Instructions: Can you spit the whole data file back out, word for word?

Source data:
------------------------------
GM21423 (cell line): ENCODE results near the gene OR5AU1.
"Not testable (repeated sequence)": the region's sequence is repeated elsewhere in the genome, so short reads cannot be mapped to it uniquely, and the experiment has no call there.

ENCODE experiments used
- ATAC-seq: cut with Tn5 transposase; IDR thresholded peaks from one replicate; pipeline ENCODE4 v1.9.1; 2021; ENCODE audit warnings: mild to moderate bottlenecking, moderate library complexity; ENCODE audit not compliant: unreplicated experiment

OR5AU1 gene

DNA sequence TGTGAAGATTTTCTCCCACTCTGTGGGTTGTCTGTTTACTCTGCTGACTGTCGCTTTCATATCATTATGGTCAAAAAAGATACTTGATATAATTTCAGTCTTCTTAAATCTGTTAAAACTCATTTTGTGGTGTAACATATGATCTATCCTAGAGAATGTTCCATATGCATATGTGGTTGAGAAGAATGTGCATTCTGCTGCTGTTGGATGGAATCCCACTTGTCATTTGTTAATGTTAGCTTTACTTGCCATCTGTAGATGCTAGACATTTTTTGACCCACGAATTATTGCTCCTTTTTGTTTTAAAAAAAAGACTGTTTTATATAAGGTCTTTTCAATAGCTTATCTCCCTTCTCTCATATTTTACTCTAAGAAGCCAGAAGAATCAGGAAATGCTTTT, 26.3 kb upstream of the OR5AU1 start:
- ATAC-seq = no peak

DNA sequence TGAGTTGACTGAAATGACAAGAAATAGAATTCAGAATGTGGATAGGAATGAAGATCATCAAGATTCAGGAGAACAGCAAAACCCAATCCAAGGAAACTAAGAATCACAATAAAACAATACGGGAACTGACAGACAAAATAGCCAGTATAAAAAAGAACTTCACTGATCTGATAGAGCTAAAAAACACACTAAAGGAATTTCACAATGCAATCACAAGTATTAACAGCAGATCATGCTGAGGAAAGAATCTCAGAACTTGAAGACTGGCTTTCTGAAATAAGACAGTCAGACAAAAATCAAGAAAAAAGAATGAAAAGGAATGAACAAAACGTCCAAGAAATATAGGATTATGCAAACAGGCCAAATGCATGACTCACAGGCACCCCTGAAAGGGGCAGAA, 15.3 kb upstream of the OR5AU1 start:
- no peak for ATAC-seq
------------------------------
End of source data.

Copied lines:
GM21423 (cell line): ENCODE results near the gene OR5AU1.
"Not testable (repeated sequence)": the region's sequence is repeated elsewhere in the genome, so short reads cannot be mapped to it uniquely, and the experiment has no call there.

ENCODE experiments used
- ATAC-seq: cut with Tn5 transposase; IDR thresholded peaks from one replicate; pipeline ENCODE4 v1.9.1; 2021; ENCODE audit warnings: mild to moderate bottlenecking, moderate library complexity; ENCODE audit not compliant: unreplicated experiment

OR5AU1 gene

DNA sequence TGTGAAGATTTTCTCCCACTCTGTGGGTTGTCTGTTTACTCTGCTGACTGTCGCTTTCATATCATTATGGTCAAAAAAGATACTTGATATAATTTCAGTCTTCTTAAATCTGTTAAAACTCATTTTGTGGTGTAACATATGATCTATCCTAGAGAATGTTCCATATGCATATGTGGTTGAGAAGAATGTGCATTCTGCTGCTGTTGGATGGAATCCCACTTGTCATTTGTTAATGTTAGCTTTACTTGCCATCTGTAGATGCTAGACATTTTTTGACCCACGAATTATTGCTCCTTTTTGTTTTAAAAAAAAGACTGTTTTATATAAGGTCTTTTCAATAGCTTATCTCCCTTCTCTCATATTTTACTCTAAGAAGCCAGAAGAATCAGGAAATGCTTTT, 26.3 kb upstream of the OR5AU1 start:
- ATAC-seq = no peak

DNA sequence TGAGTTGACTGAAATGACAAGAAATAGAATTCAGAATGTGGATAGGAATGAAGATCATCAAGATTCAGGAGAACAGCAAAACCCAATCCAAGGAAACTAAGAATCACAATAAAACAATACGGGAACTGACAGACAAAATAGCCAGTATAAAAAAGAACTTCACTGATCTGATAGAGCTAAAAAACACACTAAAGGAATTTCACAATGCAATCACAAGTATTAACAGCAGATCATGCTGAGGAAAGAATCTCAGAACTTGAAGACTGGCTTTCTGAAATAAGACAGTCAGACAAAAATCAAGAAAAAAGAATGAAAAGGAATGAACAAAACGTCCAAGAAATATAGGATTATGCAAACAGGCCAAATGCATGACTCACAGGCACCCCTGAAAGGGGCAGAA, 15.3 kb upstream of the OR5AU1 start:
- no peak for ATAC-seq